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Exception Handling Problem

P: n/a
Hi,

Whenever an exception is raised, I ma getting just "Abort" and not the
customized message.

Even the simplest program ,like this is aborting...
#include <iostream.h>

int main () {
char myarray[10];
try
{
for (int n=0; n<=10; n++)
{
if (n>9) throw "Out of range";
myarray[n]='z';
}
}
catch (char * str)
{
cout << "Exception: " << str << endl;
}
return 0;
}

I am running on g++ 3.2.3 on solaris.
I did try to print the values inside loop and it does print till 10 and
then Aborts.

Any idea why this is happening ?

Thanks.

Jul 23 '05 #1
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5 Replies


P: n/a
Adding more. In the debugger I see
Program received signal SIGABRT, Aborted.
0xff21fc04 in _libc_kill () from /lib/libc.so.1

And why would the program receive the same ?? Any hints ?

Thanks.

Jul 23 '05 #2

P: n/a
I'm not at a machine with a compiler, so I can't verify this, but "Out
of range" is a const char *, which you aren't catching. You need to
change your catch.

-Brian

Jul 23 '05 #3

P: n/a

BigBrian wrote:
I'm not at a machine with a compiler, so I can't verify this, but "Out of range" is a const char *, which you aren't catching. You need to
change your catch.
Yes changing that to const char * worked.
Thanks -Brian


Jul 23 '05 #4

P: n/a
<co*******@gmail.com> wrote in message
BigBrian wrote:

I'm not at a machine with a compiler, so I can't verify this, but

"Out
of range" is a const char *, which you aren't catching. You need to
change your catch.

Yes changing that to const char * worked.


Not sure if it is standard across platforms. I think that in builtin C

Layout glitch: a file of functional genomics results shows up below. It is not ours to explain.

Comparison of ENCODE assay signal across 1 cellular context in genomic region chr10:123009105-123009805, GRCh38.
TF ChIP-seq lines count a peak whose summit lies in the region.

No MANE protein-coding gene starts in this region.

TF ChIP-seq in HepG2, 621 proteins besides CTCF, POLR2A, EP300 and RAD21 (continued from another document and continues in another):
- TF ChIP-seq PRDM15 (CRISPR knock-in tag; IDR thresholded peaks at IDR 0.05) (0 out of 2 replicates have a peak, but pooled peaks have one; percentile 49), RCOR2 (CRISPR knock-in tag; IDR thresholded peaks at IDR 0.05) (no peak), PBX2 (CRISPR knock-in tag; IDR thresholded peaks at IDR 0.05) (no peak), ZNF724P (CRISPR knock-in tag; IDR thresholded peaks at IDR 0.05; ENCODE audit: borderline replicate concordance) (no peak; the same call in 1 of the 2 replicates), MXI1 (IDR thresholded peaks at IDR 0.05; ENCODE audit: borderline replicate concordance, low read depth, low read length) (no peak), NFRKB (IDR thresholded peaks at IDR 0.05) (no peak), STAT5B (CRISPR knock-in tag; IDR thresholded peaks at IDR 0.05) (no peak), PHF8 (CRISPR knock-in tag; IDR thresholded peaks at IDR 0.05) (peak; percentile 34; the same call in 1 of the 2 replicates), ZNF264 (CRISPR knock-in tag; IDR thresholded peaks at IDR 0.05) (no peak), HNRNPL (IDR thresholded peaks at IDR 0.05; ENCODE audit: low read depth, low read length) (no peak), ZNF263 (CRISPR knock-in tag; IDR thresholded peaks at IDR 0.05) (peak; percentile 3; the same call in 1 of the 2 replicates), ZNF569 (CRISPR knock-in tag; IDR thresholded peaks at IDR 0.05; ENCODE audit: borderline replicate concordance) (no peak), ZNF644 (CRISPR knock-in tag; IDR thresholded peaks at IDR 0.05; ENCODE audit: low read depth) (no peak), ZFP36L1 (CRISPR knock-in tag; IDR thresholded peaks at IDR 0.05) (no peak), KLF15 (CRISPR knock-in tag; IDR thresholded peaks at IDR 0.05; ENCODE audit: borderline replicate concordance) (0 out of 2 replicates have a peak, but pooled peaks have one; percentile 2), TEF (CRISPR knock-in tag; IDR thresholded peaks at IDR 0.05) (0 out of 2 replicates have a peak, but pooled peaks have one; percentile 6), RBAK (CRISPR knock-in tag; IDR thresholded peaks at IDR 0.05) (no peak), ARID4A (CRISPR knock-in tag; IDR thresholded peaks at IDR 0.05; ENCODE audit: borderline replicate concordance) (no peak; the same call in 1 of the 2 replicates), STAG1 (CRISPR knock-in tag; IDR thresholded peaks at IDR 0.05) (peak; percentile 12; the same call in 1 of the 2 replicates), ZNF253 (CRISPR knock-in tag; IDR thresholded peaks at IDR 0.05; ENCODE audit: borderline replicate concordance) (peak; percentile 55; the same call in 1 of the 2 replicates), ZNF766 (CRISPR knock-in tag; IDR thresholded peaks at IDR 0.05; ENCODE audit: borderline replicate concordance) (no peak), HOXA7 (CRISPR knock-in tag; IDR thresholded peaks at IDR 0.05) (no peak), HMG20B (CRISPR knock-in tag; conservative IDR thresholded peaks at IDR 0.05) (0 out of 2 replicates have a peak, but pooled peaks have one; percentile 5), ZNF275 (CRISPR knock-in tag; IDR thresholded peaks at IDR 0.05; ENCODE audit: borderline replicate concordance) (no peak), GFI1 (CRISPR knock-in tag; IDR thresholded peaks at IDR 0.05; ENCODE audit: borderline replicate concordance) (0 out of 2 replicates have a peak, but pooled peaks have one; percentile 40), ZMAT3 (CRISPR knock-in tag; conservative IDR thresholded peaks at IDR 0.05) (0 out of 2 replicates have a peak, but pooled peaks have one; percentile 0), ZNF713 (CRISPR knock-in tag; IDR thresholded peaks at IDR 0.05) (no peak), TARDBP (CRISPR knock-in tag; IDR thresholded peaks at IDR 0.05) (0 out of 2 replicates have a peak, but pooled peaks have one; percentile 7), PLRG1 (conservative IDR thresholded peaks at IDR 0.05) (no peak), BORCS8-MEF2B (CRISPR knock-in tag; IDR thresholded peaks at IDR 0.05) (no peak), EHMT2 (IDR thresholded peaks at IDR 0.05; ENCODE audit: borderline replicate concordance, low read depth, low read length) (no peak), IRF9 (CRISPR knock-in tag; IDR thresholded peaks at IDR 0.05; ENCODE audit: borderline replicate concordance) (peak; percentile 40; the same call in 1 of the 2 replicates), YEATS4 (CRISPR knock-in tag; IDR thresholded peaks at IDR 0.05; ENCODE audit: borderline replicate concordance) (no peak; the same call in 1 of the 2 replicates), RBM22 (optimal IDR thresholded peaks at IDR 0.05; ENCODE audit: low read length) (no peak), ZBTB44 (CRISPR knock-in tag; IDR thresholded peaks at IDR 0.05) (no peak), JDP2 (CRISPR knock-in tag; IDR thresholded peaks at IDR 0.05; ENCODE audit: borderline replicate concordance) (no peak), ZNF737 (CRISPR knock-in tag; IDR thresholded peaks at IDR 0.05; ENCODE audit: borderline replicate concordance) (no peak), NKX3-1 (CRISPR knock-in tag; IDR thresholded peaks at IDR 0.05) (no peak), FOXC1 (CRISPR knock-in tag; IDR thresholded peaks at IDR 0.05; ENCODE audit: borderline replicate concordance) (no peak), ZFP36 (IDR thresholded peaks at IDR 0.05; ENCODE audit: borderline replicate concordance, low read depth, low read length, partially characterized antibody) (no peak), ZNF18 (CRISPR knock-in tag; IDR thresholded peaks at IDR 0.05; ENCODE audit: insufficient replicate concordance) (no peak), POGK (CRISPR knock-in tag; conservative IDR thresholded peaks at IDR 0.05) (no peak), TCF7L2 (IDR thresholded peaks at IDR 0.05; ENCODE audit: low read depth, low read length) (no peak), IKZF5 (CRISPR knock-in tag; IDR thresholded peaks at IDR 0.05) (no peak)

strings have type char*, and C++ might inherit this rule for historical
reasons. Making builtin strings have type const char* might be an
extension.

So what I'm saying is that if you compile on other compilers, they might
catch char*, but const char* would go unhandled. On gnu, try compiling
with --pedantic to enforce the ANSI rules, and see what happens. Though to
be sure, you should also compile on other platforms.

Why not throw a std::runtime_error or some class derived from
std::exception?
Jul 23 '05 #5

P: n/a
Siemel Naran wrote:
<co*******@gmail.com> wrote in message
BigBrian wrote:
I'm not at a machine with a compiler, so I can't verify this, but

"Out
of range" is a const char *, which you aren't catching. You need to change your catch.

Yes changing that to const char * worked.


Not sure if it is standard across platforms. I think that in builtin

C strings have type char*, and C++ might inherit this rule for historical reasons. Making builtin strings have type const char* might be an
extension.
In my copy of the standard, 2.13.4.1 states that a string literal has
type array of const char. So, catching a const char * is the correct
way to go on all conforming implementations.
So what I'm saying is that if you compile on other compilers, they might catch char*, but const char* would go unhandled.
This is false as noted above.
On gnu, try compiling with --pedantic to enforce the ANSI rules, and
see what happens. Though to be sure, you should also compile on other
platforms.


<OT>
The GNU C++ compiler option --pedantic is not a panacea for determining
whether or not your code meets the language standard. It only issues
diagnostics for stuff that the standard specifically says it has to,
and IIRC it doesn't do so in every case.
</OT>

[snip good advice about throwing a std::exception]

Kristo

Jul 23 '05 #6

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